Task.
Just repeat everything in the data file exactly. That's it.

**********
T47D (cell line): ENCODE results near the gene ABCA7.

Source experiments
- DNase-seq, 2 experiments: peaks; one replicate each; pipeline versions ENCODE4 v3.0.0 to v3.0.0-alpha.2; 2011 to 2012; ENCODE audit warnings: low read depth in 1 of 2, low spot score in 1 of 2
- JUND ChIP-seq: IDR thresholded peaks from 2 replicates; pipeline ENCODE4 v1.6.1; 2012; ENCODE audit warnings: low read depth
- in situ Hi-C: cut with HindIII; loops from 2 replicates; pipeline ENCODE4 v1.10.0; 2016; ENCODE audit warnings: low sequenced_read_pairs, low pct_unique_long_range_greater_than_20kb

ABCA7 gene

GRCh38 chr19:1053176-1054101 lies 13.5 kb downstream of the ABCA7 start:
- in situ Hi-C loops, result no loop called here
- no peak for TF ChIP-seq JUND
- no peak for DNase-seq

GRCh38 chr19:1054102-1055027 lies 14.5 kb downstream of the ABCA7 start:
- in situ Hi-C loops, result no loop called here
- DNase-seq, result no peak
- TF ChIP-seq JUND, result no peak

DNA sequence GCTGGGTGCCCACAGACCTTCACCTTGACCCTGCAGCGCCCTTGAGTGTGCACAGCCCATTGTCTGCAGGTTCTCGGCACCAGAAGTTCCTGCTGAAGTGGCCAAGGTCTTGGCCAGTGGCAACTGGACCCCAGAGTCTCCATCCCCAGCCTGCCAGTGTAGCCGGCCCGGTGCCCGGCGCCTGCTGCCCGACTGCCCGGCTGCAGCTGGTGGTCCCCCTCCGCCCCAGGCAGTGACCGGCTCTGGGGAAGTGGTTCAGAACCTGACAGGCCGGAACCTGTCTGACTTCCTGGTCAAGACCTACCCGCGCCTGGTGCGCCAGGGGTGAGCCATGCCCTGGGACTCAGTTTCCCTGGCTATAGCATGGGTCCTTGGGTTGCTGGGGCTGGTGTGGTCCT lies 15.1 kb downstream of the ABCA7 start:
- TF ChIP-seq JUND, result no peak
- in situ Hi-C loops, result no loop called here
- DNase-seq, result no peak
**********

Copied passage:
T47D (cell line): ENCODE results near the gene ABCA7.

Source experiments
- DNase-seq, 2 experiments: peaks; one replicate each; pipeline versions ENCODE4 v3.0.0 to v3.0.0-alpha.2; 2011 to 2012; ENCODE audit warnings: low read depth in 1 of 2, low spot score in 1 of 2
- JUND ChIP-seq: IDR thresholded peaks from 2 replicates; pipeline ENCODE4 v1.6.1; 2012; ENCODE audit warnings: low read depth
- in situ Hi-C: cut with HindIII; loops from 2 replicates; pipeline ENCODE4 v1.10.0; 2016; ENCODE audit warnings: low sequenced_read_pairs, low pct_unique_long_range_greater_than_20kb

ABCA7 gene

GRCh38 chr19:1053176-1054101 lies 13.5 kb downstream of the ABCA7 start:
- in situ Hi-C loops, result no loop called here
- no peak for TF ChIP-seq JUND
- no peak for DNase-seq

GRCh38 chr19:1054102-1055027 lies 14.5 kb downstream of the ABCA7 start:
- in situ Hi-C loops, result no loop called here
- DNase-seq, result no peak
- TF ChIP-seq JUND, result no peak

DNA sequence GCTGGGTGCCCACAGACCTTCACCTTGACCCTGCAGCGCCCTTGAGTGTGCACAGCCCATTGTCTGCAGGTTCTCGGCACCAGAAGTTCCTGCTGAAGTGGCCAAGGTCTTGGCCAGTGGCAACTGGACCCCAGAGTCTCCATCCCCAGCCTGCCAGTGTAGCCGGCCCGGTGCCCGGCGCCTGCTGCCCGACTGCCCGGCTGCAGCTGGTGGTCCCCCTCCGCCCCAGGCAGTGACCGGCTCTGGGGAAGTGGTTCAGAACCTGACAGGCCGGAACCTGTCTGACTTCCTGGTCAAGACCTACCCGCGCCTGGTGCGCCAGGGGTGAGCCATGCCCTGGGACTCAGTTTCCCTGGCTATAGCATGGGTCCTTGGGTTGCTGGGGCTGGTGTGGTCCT lies 15.1 kb downstream of the ABCA7 start:
- TF ChIP-seq JUND, result no peak
- in situ Hi-C loops, result no loop called here
- DNase-seq, result no peak